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a quick update. vice president mike pence has just cancelled a trip to new hampshire today. the vice president's press secretary tweeted that something came up that required the vp to remain in washington, but it's no cause for alarm. a senior official says it's not health-related, related to the president or the vice president, it's not related to national security. the vice president was planning to participate in a roundtable on the opioid crisis in manchester. his spokeswoman said the event will be rescheduled. returning now to the breaking news this hour on the congressional committee lawsuit
filed against the treasury department and the irs to pursue the president's tax returns. carl, this is something that of course was big on the campaign trail for donald trump in 2016. he sort of defied all of the norms in not releasing his tax returns. now you have democrats really making a play to get those tax returns. >> i think the reaction from a lot of democratic voters out there and even democrats on capitol hill is it's about time. they think this has taken way too long, should have been done earlier, but they are now moving forward with it. the law is pretty clear that congress has this power. this is going to be a real test. you know, it's one of those situations where it's going to take some time to fight its way through the court. the administration doesn't want to give these up, so it's going to take some time. it's also one of these situations where it depends on who the judges are who are hearing this and whether they're going to be sympathetic to an argument that this is all politics. but finally in the eyes of democrats, getting the ball rolling on this issue. >> vivian, the president has
liked this fight in some ways. he talks about the whole idea of presidential harassment and the democrats going too far in crossing this red line in terms of getting into his personal finances. >> yeah, very much so. in fact he's actually said that he believes he actually won the election based in part on the fact that he decided to withhold his taxes. he insists voters don't care about the issue. and he's not completely wrong, a lot of voters don't care about it but a lot of people do and want to see that. this is a president who based on his history has dictated so many of his business dealings with nondisclosure agreements, he's been very private. so the notion that this becomes public for him is something that has really, really distressed him over the time he's been in office so he's really fought back and had his administration fight back as a result as well. >> i expect we'll hear more from the president on this in the way that we've already heard from this president on the idea of releasing his tax returns. >> that's absolutely right. this is a conscious strategy on the part of the president and now the white house counsel's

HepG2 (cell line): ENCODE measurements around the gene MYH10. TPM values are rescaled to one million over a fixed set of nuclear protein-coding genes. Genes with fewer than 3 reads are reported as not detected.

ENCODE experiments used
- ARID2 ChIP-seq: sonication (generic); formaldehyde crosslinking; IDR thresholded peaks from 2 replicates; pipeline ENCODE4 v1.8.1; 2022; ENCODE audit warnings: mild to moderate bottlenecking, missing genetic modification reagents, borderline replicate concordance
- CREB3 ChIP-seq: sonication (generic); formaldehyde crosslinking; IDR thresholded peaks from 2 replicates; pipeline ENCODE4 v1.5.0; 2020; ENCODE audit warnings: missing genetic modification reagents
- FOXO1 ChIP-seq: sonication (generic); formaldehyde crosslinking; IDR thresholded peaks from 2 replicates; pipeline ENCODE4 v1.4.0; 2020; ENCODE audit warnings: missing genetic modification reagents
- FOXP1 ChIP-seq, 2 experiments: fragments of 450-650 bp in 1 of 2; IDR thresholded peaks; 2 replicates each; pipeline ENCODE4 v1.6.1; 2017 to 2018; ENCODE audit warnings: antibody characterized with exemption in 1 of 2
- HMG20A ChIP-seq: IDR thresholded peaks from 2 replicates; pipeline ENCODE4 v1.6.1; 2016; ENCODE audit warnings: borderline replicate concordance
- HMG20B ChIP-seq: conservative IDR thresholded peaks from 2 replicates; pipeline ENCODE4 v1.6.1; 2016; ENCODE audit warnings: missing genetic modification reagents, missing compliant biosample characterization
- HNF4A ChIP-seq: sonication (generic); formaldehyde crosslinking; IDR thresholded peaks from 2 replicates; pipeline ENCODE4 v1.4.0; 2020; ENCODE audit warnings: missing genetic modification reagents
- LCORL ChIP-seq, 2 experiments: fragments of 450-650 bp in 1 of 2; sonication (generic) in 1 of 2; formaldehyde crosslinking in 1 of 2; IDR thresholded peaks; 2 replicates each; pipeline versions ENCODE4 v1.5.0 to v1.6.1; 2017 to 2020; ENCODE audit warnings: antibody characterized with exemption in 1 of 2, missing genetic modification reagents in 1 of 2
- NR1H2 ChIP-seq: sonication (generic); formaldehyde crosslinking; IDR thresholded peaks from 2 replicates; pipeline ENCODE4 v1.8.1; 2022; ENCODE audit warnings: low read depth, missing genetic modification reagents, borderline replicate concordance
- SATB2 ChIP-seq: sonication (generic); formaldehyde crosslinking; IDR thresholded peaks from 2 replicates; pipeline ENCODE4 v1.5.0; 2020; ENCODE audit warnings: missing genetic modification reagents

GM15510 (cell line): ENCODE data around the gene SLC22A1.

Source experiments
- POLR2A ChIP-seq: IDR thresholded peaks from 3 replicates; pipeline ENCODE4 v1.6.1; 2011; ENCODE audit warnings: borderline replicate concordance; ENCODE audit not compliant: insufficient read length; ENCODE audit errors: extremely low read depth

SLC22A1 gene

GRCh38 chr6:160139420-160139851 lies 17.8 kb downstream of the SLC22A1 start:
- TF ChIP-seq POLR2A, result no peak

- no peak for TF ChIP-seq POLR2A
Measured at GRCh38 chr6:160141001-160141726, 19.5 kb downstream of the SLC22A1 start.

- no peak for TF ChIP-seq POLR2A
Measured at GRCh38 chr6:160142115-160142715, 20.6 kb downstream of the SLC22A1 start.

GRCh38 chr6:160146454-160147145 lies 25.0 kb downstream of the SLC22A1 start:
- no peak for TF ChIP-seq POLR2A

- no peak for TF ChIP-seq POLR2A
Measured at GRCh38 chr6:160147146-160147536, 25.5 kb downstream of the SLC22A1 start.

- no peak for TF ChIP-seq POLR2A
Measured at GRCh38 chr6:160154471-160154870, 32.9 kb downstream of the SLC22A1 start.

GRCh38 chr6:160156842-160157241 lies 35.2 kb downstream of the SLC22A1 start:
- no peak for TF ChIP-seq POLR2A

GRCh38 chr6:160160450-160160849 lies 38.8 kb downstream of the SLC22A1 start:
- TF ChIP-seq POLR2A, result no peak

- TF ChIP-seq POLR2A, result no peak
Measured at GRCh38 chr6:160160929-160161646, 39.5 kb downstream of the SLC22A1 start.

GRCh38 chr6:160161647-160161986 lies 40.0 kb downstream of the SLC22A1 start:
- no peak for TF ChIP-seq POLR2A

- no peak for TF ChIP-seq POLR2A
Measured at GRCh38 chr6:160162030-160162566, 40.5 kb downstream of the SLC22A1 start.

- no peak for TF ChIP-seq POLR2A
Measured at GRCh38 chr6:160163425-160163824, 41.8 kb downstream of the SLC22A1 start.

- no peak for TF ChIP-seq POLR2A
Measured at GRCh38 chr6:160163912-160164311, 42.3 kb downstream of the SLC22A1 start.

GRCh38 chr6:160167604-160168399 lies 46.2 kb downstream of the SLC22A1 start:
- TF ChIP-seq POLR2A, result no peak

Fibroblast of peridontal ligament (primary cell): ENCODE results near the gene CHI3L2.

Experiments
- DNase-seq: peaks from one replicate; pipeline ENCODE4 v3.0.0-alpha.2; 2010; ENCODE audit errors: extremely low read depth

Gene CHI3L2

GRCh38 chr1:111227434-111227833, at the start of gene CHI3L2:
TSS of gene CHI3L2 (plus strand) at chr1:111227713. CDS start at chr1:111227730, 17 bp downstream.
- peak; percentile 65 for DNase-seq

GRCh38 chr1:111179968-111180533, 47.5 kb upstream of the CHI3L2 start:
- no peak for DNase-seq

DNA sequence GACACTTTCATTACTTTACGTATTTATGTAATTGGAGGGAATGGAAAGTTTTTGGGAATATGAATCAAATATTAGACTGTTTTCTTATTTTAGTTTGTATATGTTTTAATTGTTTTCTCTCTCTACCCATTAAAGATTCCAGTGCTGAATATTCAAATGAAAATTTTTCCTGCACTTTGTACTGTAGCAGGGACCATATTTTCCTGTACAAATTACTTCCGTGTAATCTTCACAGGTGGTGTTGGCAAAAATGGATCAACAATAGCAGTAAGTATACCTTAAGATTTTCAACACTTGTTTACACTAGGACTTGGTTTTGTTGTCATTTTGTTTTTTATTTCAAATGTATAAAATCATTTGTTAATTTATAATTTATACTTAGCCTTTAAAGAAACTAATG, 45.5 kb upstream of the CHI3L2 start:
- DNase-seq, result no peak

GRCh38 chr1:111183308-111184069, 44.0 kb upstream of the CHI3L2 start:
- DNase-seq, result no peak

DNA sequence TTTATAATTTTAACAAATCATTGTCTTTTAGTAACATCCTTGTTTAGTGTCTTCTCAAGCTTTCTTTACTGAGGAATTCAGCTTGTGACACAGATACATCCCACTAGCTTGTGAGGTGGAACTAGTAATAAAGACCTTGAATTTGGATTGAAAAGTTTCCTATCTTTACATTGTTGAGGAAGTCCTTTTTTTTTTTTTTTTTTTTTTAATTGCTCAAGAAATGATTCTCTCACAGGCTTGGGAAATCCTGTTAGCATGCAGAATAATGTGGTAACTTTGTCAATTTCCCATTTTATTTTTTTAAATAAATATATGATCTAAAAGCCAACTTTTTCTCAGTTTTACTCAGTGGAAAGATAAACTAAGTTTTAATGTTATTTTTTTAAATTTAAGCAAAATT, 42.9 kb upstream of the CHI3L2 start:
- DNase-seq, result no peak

office, which the tax returns are far from the only document that the white house has refused to release to congress in response to subpoenas. and their goal is to go to court over these things because court proceedings take a long time. they would consider it a success to litigate these things in court until the 2020 election. it doesn't get democrats very much because it takes a long time to go through the court process and they'd be lucky to get these tax returns before the 2020 election. >> there was a cnn poll from april that shows that 66% of americans think that trump should release his tax returns. can you imagine in 2020 he's going to be fighting this battle to keep his tax returns private. >> right. you think about the careful hand that nancy pelosi is trying to play on something like impeachment. these smaller fights are important for the democrats in terms of keeping that activated,